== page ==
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Stars suffer due to book backlash: Due to its feminist themes, ‘Kim Ji Young Born 1982’ has become a source of controversy for some

Sept 17,2018
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Soop Management revealed Wednesday that actor Jung Yu-mi, right, will play the lead role in the film version of the popular book “Kim Ji Young Born 1982,” left. [MINUMSA, SOOP MANAGEMENT]
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When Irene of the girl group Red Velvet revealed that she had read “Kim Ji Young Born 1982” during a fan meet-and-greet event in March, some male fans uploaded pictures of them burning and cutting up her photos. [SCREEN CAPTURE]
It doesn’t seem particularly odd that a book that sold a million copies in three years would be made into a movie. But when that book is known for advocating for feminism in Korea, then it’s another story. After it was announced that the best-selling book “Kim Ji Young Born 1982” by author Cho Nam-joo would be made into a movie, an anti-feminist backlash hit the entertainment world, and a number of female actors have become victims of online attacks.

On Wednesday, actor Jung Yu-mi’s agency Soop Management announced that Jung will be playing the lead role of Kim Ji-young in the upcoming movie. Immediately after the news broke, people bombarded Jung’s private Instagram account with insults and demands that she step down from the role.

“Your career was so perfect until this,” read one of the many disparaging comments that were posted on her most recent post, which had nothing to do with the role she had recently been cast in. Some comments even went so far as to say, “You dumb bitch.”

There was even an online petition uploaded on the Blue House website on Wednesday night. The petition’s creator, who identified himself as a 19-year-old student, argued that “The biased perspective on society viewed only from a certain gender’s point of view is too subjective. If this is put onto screens, then it goes against the gender equality that Korea should be pursuing.” As of Sunday afternoon, the petition had 280 signatures.

The book follows the life of 34-year-old Kim Ji Young, who used to believe that she was living a relatively happy and average life, until one day, when she is out on a stroll with her young daughter. Kim, having quit her job to take care of her child finds herself scorned by strangers on the streets, saying that she’s a good-for-nothing stay-at-home mother who’s free wheeling through life on her husband’s good blessings. After this, Kim looks back on her life and all the moments she or her close female acquaintances were treated unjustly because they were women.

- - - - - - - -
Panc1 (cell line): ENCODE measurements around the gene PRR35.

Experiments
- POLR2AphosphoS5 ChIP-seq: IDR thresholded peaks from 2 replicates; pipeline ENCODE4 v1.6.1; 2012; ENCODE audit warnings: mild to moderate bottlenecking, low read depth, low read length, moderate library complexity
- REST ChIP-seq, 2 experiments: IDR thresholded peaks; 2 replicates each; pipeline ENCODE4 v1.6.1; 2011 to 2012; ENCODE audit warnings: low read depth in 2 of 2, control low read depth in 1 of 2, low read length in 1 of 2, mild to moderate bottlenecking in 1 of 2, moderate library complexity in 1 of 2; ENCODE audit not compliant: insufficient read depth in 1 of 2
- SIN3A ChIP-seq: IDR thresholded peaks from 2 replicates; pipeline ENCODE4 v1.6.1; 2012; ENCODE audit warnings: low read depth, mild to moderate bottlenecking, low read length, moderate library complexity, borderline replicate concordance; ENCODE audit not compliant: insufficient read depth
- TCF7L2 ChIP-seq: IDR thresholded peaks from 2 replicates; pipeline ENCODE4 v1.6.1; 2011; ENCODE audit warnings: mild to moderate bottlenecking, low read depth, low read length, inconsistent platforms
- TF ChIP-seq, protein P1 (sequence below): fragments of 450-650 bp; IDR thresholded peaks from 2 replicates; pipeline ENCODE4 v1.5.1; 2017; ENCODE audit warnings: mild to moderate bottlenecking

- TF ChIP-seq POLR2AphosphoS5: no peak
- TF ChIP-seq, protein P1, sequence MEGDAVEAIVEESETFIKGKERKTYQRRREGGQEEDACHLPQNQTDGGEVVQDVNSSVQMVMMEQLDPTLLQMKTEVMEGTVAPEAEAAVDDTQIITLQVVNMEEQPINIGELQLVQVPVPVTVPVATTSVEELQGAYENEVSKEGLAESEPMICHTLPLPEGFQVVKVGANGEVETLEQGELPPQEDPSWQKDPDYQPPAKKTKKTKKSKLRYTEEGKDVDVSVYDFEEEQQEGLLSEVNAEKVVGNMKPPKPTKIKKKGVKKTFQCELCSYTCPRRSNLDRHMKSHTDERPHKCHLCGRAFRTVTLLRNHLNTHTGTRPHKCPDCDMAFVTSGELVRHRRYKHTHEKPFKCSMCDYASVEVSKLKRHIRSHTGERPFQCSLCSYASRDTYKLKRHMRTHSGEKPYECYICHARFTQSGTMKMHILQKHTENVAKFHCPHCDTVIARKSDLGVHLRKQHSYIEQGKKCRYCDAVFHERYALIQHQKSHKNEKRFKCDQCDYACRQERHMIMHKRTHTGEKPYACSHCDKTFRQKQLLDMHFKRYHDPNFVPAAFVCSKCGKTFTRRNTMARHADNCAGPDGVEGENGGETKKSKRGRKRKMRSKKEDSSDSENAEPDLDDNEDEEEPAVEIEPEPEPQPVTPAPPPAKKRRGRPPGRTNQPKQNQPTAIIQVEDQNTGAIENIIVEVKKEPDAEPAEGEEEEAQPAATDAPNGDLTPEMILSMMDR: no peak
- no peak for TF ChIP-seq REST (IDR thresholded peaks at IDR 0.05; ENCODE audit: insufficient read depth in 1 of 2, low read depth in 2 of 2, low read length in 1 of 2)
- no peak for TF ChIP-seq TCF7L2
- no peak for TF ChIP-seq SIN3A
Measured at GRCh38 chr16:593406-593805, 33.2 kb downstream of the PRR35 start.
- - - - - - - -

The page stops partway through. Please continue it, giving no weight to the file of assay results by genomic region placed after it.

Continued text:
The title is an homage to Korean women in their mid-30s, who were born into a sexist society but later realize that it could have gone a different way. The name, Ji-young, was a popular and very common name for women born during the 1980s. Author Cho explained to the JoongAng Ilbo that she decided to write this book when “a celebrity wrote a column that said feminism is more dangerous than IS [Islamic State].”

“Just like Kim Ji-young, I grew up without knowing that the problems were real problems,” said Cho. “I have a big brother who’s much older than me, then an older sister who’s a little closer to my age. When my mom was out working, my sister and I, from a very young age, had to take care of the meal for my father and brother, who were both adults. Those kinds of subtle injustices felt very natural. That’s how I was taught to feel.”

Although the story takes on a very calm tone and grounds itself in facts and figures that the author cites throughout the story, many male readers have spoken out against the book, claiming that it is biased and over-generalizes men as the oppressors. Though some criticisms may be valid, online critics have been quite explicit in their dislike towards the book. The hostility has extended to people who openly support the book’s messages or even those who simply state that they have read it.

In March, Irene of the girl group Red Velvet said that she had recently read “Kim Ji Young Born 1982” at a fan meet-and-greet event. Shortly after, some men expressed their disappointment in the singer by posting pictures of them burning or tearing her photograph, while flooding her social media accounts with insults.

Other female celebrities who were at the receiving end of vicious comments for admitting that they had read the book include Choi Soo-young of Girls’ Generation, AOA members Seol-hyun and Yuna, actor Nam Ji-hyun and actor Jung Ryeo-won.

Despite the hostility from anti-feminists, the book’s sales are still steadily rising, even more so on days after a female celebrity opens up about having read the story.

“The book’s sales went up by more than two times compared to the week before the Irene situation,” said bookseller Yes24 in March. The sales for the upcoming week have yet to be published.

The movie will be directed by actor-turned-auteur Kim Do-young, who took the helm for “The Monologue” (2018) and “Nothing” (2014). Shooting will begin early next year.

BY YOON SO-YEON [yoon.soyeon@joongang.co.kr]